Key Terms in this Chapter

Quadrature Amplitude Modulation (QAM): Method of modulating digital signals onto a radio-frequency carrier signal involving both amplitude and phase coding.y

High-Definition Television (HDTV): A new type of television that provides much better resolution than current televisions based on the NTSC standard. There are several competing HDTV standards, which is one reason that the new technology has not been widely implemented. All of the standards support a wider screen than NTSC and roughly twice the resolution. To pump this additional data through the narrow TV channels, images are digitalized and then compressed before they are transmitted and then decompressed when they reach the TV. HDTV can offer bit rates within the range of 20-30 Mbit/s.

Low Definition Television (LDTV): A type of television providing a quality of image usually compared to VHS; this practically corresponds to the collection of television fragments videotaped directly from the TV screen. The bit rate offered is 1.5 Mbit/s (1.15 Mbit/s for the video only), which corresponds to the bit rate offered by the original standard MPEG-1.

Baseband: 1) In radio communications systems, the range of frequencies, starting at 0 Hz (DC) and extending up to an upper frequency as required to carry information in electronic form, such as a bitstream, before it is modulated onto a carrier in transmission or after it is demodulated from a carrier in reception. 2) In cable communications, such as those of a local area network (LAN), a method whereby signals are transmitted without prior frequency conversion.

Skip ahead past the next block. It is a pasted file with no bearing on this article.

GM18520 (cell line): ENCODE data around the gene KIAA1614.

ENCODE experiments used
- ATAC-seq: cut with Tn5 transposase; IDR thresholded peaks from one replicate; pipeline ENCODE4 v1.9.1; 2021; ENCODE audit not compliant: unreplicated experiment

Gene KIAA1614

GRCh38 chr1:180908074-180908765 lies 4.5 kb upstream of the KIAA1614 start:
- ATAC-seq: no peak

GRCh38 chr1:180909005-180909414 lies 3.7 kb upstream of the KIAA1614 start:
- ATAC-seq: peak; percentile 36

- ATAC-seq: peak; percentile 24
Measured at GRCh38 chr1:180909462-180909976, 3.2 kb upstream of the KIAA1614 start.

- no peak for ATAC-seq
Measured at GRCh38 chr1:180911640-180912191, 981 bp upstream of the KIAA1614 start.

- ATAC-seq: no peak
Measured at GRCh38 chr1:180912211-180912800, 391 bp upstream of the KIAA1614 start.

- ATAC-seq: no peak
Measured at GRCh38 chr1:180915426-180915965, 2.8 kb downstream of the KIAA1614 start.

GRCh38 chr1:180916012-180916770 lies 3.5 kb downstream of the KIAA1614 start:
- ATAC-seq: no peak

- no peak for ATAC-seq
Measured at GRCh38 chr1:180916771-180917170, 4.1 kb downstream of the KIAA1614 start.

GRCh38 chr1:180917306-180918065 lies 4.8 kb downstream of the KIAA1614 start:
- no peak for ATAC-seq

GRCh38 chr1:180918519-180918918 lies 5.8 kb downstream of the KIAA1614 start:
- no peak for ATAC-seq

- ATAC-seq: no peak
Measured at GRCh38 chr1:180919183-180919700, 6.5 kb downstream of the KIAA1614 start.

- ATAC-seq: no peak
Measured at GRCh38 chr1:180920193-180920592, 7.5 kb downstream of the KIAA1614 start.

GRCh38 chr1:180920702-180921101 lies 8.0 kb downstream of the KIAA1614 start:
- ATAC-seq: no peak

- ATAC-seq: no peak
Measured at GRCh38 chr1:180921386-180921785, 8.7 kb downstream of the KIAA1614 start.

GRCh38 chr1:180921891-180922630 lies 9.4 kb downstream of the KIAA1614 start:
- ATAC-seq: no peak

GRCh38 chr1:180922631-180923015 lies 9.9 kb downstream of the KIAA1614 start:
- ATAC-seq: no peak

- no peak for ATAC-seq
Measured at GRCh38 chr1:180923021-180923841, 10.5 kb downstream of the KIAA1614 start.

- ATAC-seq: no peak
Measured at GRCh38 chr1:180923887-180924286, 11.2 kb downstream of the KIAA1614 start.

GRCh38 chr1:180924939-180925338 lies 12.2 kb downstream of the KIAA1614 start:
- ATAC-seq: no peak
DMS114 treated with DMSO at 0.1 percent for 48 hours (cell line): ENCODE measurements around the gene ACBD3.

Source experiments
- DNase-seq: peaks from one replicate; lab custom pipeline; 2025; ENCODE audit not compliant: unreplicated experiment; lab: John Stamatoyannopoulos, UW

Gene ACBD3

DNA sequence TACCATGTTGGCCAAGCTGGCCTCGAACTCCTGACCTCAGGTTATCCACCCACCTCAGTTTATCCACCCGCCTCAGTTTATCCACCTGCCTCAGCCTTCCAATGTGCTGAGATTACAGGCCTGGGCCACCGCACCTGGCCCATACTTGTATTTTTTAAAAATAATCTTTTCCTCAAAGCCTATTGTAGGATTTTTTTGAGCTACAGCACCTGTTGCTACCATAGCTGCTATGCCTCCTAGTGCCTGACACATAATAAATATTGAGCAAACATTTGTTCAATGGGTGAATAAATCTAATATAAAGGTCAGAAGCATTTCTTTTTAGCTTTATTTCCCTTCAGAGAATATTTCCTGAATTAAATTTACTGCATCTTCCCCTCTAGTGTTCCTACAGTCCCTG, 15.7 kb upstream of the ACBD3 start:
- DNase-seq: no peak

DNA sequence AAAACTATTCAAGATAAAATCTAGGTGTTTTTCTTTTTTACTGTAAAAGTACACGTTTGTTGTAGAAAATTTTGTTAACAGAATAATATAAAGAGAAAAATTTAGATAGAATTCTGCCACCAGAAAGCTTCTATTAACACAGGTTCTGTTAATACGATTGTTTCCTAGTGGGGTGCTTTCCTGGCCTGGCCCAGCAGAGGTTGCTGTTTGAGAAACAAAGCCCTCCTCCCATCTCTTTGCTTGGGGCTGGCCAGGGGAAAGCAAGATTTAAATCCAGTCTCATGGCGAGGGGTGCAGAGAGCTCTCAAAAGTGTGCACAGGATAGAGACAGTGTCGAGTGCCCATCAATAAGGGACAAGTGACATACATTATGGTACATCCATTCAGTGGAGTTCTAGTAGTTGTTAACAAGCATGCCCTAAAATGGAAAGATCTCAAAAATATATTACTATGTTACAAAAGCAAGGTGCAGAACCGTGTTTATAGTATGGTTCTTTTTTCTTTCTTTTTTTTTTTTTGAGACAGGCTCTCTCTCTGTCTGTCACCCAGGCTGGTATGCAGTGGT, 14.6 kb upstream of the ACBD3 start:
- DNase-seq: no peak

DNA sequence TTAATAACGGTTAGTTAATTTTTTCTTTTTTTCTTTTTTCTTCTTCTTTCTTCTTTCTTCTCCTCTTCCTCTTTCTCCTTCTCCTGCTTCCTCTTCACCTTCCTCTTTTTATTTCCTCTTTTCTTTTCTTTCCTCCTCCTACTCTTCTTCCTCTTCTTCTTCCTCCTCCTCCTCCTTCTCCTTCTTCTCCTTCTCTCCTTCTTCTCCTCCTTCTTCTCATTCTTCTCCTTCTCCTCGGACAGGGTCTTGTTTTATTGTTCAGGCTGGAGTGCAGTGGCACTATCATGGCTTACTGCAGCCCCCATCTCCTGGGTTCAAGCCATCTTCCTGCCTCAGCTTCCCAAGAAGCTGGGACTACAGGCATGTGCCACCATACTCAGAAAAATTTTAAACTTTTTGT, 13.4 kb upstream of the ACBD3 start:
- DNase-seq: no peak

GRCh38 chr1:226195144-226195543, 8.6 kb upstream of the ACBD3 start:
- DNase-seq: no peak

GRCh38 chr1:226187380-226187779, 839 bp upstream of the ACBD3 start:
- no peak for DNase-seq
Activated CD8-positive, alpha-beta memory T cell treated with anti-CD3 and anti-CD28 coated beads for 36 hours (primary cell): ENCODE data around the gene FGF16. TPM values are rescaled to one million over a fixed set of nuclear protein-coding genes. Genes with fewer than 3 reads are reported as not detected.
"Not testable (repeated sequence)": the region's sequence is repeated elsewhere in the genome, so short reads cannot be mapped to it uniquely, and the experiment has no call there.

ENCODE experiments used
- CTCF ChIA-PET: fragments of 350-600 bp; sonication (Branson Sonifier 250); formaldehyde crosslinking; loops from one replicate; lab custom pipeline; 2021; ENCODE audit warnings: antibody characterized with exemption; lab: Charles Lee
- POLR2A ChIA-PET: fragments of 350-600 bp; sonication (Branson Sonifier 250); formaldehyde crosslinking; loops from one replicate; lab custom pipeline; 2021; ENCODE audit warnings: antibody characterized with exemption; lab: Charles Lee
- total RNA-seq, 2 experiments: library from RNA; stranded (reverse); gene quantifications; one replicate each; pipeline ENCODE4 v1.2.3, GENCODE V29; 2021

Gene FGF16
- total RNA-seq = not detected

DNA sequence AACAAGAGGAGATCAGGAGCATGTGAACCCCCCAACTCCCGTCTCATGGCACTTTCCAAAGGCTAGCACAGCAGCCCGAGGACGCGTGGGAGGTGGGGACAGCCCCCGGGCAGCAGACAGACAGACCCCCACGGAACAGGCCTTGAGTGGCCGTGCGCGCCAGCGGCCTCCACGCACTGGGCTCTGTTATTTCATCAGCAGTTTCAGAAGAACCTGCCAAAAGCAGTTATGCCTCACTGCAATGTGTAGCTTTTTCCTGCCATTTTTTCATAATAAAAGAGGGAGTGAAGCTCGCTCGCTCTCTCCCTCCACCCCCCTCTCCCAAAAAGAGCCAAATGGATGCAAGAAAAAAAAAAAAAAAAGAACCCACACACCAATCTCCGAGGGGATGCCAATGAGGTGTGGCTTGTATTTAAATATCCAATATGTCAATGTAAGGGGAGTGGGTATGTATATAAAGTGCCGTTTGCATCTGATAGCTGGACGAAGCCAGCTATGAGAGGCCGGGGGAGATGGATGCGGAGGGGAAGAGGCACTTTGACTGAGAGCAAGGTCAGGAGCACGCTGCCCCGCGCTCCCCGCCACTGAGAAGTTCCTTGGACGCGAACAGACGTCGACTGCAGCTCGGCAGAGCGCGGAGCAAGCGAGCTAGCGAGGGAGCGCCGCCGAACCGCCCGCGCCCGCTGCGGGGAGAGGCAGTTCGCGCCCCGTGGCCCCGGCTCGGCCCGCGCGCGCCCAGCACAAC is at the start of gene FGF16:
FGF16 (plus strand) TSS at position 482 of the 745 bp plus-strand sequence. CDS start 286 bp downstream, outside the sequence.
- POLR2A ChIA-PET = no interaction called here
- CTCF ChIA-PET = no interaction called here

DVB: Abbreviation for digital video broadcasting; originally meant television broadcasting using digital signals (as opposed to analogue signals), but now refers to broadcasting all kinds of data as well as sound, often accompanied by auxiliary information and including bidirectional communications.

Interaction Channel (IC): A bidirectional channel established between the service provider and the user for interaction purposes.

Carrier: A transmitted signal that can carry information, usually in the form of modulation.

Digital Television: The term adopted by the FCC to describe its specification for the next generation of broadcast television transmissions. DTV encompasses both HDTV and STV.

ETSI: European Telecommunications Standards Institute. An organization promulgating engineering standards for telecommunications equipment; secretariat at Valbonne, France (http://www.etsi.org/).

Multimedia Home Platform (MHP): A DVB project to devise specifications for a home network architecture and a next-generation open set-top box using a standardized interactive application program interface; Web site at http://www.mhp.org/.

MPEG-2: Refers to the standard ISO/IEC 13818. Systems coding is defined in Part 1. Video coding is defined in Part 2. Audio coding is defined in Part 3.